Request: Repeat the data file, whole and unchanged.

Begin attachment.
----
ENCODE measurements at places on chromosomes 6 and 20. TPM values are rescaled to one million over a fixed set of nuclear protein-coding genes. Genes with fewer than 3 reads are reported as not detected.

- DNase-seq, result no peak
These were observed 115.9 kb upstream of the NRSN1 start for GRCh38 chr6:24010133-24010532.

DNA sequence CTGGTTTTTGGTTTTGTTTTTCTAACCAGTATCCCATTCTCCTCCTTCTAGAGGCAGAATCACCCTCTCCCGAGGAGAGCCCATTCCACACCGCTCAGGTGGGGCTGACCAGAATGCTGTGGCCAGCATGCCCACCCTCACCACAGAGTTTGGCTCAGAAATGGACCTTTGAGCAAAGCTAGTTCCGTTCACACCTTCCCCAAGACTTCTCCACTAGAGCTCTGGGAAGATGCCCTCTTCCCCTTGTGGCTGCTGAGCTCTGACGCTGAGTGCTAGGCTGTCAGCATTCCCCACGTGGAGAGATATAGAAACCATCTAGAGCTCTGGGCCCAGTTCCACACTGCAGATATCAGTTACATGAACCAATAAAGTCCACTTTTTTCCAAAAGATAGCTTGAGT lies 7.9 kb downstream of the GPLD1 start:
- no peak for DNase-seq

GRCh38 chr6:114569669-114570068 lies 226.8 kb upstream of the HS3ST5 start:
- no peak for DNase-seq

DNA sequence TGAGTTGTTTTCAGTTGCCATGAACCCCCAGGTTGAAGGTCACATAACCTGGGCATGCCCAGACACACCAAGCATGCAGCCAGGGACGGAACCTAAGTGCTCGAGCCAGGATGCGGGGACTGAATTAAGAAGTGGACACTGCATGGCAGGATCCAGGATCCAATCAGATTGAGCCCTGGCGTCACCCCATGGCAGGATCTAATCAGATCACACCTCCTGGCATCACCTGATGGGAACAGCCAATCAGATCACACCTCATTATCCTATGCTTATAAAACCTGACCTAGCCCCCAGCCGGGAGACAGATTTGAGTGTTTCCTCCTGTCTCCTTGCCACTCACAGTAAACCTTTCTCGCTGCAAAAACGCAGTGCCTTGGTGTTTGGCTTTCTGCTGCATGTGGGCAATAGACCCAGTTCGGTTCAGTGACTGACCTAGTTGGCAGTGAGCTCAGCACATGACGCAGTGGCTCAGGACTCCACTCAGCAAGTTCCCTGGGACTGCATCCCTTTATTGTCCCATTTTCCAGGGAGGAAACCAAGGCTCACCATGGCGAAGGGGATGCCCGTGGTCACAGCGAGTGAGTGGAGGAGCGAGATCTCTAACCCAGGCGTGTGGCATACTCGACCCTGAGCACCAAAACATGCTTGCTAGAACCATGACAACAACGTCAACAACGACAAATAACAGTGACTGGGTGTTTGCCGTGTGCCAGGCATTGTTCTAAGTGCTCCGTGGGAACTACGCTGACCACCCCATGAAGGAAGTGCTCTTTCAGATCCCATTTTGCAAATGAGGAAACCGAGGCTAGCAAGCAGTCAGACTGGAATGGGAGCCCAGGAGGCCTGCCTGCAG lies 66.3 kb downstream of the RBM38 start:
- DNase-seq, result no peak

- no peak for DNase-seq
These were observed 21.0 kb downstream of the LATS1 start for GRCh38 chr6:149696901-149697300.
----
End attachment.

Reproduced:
ENCODE measurements at places on chromosomes 6 and 20. TPM values are rescaled to one million over a fixed set of nuclear protein-coding genes. Genes with fewer than 3 reads are reported as not detected.

- DNase-seq, result no peak
These were observed 115.9 kb upstream of the NRSN1 start for GRCh38 chr6:24010133-24010532.

DNA sequence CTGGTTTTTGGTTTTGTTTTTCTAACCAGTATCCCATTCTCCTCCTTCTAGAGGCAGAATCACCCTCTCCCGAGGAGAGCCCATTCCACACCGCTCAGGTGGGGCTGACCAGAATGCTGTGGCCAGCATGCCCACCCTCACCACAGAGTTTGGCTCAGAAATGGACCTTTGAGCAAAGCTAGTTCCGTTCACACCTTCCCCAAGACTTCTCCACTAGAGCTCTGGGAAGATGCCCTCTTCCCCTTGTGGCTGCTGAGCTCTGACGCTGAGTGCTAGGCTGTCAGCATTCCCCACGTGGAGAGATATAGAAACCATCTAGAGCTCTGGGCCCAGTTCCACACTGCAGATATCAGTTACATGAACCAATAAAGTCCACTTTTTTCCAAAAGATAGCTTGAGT lies 7.9 kb downstream of the GPLD1 start:
- no peak for DNase-seq

GRCh38 chr6:114569669-114570068 lies 226.8 kb upstream of the HS3ST5 start:
- no peak for DNase-seq

DNA sequence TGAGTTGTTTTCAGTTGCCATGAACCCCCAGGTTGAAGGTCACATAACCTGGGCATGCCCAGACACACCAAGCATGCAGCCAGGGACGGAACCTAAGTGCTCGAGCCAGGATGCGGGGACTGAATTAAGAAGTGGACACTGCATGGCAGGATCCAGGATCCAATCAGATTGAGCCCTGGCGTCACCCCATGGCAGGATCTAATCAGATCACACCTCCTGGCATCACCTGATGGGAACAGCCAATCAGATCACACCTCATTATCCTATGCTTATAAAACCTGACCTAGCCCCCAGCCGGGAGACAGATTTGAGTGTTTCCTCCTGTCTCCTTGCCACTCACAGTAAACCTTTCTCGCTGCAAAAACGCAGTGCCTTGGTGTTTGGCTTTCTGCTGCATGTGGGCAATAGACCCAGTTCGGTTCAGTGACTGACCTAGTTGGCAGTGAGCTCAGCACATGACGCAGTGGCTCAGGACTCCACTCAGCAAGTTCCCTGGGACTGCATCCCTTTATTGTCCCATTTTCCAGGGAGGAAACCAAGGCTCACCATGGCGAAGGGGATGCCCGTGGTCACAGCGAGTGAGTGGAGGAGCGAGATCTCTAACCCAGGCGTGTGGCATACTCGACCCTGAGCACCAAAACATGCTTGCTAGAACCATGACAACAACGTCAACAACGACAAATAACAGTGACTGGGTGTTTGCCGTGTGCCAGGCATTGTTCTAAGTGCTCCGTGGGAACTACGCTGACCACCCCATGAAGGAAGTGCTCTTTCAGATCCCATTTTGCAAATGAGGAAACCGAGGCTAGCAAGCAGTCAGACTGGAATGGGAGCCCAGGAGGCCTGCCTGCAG lies 66.3 kb downstream of the RBM38 start:
- DNase-seq, result no peak

- no peak for DNase-seq
These were observed 21.0 kb downstream of the LATS1 start for GRCh38 chr6:149696901-149697300.